Javascript is a beautiful language, and even though I am an apprentice programer, my favorite of the handful of languages I can code in.

jQuery is a monolith on the front-end side of things. If I did not use JS in other projects (or use node), it would be my only interaction with the language. In some ways, this is a beautiful thing. Parsing the DOM by hand, while not insanely difficult (Especially with newer ECMA functions like getElementsByClassName) is time consuming. jQuery dramatically reduces the boilerplate code I would have to write over and over again. Still, It bugs me that I end up needing to include it on projects simply because they require functionality that is slightly above the scope of what I can do with Vinalla JS.

To combat that, and follow the "Use the Source" pattern, I decided to crack open the jQuery source and do some digging whenever I did something with jQuery.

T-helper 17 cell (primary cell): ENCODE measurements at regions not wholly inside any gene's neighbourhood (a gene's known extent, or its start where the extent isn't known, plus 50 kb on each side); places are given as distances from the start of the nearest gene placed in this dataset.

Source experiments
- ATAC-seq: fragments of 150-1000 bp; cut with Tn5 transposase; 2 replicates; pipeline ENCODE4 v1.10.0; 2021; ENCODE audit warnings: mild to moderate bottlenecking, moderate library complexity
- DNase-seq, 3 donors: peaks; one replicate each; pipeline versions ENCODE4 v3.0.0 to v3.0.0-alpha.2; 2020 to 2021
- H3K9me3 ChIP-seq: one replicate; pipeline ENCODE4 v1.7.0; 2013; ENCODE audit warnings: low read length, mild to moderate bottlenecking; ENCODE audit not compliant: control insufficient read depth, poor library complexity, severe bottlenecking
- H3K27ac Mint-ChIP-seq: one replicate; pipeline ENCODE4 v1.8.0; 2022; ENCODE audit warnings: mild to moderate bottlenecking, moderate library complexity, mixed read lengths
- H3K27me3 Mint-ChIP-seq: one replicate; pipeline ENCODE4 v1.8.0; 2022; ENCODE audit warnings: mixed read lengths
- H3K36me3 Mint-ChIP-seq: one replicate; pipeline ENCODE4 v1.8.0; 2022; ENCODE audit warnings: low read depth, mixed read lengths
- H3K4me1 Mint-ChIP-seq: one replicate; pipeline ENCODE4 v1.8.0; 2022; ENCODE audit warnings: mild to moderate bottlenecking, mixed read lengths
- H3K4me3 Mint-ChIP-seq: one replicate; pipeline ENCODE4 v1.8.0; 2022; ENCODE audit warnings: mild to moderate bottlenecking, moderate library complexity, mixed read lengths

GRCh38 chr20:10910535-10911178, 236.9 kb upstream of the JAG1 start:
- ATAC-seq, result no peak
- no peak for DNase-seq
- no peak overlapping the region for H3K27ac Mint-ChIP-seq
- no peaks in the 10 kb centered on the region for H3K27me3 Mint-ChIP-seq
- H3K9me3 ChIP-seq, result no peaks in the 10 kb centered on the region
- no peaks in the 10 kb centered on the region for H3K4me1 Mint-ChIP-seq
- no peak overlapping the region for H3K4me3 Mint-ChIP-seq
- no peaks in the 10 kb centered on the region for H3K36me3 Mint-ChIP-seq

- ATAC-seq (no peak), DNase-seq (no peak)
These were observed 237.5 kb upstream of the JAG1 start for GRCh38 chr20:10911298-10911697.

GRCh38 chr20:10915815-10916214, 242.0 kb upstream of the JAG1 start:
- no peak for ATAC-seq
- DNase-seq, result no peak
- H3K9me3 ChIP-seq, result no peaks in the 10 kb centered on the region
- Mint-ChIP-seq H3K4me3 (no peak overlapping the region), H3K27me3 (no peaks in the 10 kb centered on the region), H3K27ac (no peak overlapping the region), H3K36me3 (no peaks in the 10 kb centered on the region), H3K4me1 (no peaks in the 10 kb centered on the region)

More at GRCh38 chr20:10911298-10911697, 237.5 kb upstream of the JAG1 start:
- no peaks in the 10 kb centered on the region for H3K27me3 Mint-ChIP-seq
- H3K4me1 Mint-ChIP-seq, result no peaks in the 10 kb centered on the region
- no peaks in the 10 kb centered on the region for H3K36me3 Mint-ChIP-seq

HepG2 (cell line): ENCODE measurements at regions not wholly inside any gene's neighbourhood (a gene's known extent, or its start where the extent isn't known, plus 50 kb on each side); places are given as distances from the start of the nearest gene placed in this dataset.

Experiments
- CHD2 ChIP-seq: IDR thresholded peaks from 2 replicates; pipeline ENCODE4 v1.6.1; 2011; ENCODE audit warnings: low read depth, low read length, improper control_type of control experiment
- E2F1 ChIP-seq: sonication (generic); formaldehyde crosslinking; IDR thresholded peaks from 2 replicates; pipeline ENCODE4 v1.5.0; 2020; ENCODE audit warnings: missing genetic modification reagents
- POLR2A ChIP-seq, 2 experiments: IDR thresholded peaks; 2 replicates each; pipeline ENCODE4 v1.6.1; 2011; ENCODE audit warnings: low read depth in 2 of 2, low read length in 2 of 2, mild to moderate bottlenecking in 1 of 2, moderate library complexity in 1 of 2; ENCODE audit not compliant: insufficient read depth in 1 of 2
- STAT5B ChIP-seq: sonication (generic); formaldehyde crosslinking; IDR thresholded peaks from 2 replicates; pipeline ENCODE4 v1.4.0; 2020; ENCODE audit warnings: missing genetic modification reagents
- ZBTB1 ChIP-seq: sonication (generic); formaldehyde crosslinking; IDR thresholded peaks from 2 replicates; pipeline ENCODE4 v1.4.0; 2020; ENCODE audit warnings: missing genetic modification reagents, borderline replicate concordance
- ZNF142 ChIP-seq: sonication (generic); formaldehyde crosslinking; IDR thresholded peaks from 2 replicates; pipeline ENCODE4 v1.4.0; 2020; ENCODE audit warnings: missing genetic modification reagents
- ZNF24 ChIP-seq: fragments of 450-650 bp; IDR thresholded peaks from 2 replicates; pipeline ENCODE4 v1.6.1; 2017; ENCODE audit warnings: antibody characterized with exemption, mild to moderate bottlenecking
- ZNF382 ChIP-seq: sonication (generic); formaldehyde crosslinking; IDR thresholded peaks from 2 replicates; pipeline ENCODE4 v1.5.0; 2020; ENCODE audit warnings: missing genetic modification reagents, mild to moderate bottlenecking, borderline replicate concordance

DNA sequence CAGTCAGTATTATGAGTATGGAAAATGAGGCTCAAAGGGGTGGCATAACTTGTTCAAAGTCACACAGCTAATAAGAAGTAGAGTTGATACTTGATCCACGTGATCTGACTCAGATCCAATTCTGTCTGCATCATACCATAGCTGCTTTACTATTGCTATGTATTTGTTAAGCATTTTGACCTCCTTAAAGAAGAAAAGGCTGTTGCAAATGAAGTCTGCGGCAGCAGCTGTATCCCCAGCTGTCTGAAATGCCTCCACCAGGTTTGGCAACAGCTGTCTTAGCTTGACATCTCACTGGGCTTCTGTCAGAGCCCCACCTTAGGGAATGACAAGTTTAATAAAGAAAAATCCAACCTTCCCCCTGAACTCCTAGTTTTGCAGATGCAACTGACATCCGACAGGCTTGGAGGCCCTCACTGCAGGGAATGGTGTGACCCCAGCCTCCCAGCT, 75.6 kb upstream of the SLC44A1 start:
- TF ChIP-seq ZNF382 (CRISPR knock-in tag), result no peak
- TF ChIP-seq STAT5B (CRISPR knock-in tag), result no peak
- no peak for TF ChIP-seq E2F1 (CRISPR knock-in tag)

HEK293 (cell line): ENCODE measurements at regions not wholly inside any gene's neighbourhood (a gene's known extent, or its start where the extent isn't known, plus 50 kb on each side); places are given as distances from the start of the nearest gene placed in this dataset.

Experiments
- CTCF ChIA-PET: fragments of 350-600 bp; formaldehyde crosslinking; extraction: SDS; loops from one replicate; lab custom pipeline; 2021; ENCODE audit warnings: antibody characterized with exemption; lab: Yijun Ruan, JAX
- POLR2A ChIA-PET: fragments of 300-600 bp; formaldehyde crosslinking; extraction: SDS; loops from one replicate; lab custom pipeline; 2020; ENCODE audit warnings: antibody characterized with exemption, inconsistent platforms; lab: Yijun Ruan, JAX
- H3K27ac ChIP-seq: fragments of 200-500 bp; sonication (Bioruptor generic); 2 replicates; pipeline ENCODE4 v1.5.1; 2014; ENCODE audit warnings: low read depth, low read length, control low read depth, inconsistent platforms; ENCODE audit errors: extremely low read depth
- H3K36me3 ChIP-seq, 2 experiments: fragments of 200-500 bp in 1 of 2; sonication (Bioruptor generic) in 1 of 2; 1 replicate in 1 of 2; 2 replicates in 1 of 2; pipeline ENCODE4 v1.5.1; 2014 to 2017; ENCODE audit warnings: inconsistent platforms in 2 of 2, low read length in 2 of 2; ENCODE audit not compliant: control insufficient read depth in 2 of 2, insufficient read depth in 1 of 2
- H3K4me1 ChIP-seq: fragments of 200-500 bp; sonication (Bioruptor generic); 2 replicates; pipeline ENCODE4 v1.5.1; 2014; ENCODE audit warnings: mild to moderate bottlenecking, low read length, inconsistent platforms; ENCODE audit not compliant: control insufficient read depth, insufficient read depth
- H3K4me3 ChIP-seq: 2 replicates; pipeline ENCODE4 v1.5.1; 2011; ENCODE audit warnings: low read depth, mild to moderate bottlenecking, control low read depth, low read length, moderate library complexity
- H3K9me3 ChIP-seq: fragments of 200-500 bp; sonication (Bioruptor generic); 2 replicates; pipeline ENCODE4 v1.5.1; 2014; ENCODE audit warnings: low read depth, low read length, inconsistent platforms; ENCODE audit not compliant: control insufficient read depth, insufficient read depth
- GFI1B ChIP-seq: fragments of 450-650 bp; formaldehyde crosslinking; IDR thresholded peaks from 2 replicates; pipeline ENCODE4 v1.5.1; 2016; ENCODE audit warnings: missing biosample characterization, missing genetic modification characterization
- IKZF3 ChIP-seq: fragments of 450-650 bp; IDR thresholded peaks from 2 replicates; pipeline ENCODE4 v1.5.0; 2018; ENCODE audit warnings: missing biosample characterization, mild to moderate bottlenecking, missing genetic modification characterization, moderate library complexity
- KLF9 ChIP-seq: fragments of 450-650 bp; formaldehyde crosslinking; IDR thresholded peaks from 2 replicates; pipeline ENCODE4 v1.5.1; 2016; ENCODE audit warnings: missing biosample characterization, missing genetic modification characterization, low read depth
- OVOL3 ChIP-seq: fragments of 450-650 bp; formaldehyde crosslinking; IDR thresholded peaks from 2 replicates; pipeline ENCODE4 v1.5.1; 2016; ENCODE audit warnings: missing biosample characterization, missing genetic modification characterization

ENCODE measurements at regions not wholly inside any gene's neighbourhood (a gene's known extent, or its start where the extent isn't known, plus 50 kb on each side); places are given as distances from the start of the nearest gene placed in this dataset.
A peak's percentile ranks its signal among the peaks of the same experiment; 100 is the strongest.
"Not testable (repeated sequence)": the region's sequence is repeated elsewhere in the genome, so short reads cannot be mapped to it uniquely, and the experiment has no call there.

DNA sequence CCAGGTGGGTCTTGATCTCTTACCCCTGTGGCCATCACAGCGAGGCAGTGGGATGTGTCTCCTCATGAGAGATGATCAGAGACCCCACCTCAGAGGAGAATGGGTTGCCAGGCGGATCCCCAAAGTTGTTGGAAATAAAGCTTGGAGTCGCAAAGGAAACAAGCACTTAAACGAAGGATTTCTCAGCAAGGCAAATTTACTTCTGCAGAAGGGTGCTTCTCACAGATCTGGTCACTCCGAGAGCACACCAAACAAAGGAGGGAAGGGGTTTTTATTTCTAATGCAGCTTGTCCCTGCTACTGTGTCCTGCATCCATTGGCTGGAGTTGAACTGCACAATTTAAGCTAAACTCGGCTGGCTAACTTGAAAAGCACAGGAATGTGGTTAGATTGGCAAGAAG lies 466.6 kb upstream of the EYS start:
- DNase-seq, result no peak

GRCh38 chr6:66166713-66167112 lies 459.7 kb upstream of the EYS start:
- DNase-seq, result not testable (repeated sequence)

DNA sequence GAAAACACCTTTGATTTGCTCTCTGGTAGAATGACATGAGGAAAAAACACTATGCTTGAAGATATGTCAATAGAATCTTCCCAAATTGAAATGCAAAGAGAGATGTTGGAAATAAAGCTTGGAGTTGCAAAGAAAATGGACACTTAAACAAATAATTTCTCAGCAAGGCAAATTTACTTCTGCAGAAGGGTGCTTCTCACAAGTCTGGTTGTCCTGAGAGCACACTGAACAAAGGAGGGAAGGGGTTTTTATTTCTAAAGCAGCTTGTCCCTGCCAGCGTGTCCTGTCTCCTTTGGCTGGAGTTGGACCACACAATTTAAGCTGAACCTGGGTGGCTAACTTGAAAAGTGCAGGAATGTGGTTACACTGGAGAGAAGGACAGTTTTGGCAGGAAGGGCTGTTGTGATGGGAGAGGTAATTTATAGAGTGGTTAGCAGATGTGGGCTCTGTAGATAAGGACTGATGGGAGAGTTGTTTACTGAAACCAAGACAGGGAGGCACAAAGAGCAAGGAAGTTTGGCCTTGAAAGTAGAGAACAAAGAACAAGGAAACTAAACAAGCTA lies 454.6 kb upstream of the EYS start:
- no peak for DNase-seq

After a day of doing this, I realized how little I understood about jQuery's dom selection methods, and decided I would go a level deeper and look at Sizzle (the selector engine that jQuery runs on top of).

So far I am:

  1. Impressed by how much work jQuery does. It's easy to say "why use a 45k library when you can write Vanilla js", but that gets a lot harder when you actually start cutting cross-browser code.
  2. Hybridize. After seeing the way that jQuery works, I am a lot less afraid to mix Vanilla js with jQuery. this is not so different from $(this), and in many casses the two can be used interchangably.

The future:

I agree with the creators of ender that modularized "no-library libraries" are the way to go. I'm still digging into jQuery, but I am going to start using Ender on smaller projects.